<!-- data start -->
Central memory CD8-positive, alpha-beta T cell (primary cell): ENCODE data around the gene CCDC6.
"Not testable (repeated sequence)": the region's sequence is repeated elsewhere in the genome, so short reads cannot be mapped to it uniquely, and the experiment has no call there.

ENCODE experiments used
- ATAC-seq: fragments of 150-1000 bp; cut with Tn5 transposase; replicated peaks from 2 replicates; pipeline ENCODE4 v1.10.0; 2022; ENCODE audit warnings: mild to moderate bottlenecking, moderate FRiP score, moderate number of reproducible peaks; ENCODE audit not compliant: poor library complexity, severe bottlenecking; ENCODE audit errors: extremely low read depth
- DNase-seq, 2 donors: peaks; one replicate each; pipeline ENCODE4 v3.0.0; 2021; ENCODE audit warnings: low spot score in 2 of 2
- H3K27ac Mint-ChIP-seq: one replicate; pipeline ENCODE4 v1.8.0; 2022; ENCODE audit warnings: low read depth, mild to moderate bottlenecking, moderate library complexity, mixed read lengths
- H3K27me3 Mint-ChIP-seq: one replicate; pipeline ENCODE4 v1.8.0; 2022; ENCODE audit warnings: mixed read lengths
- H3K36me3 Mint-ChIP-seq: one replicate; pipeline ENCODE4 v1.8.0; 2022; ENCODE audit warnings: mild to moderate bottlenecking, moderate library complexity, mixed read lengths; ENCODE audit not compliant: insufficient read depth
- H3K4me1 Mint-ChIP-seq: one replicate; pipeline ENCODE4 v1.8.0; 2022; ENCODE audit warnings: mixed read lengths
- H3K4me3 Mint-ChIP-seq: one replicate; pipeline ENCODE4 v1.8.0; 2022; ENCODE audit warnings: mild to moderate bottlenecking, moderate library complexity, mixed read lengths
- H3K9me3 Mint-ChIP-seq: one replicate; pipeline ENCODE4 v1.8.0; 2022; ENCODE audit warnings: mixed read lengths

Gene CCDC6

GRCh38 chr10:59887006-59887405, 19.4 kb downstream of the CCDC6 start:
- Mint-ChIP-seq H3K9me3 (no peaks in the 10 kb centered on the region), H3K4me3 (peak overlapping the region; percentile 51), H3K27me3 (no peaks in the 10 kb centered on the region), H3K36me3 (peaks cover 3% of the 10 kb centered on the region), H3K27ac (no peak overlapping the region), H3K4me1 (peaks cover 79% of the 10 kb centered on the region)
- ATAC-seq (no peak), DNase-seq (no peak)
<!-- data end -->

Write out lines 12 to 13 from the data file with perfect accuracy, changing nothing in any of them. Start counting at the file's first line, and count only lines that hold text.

Gene CCDC6

GRCh38 chr10:59887006-59887405, 19.4 kb downstream of the CCDC6 start: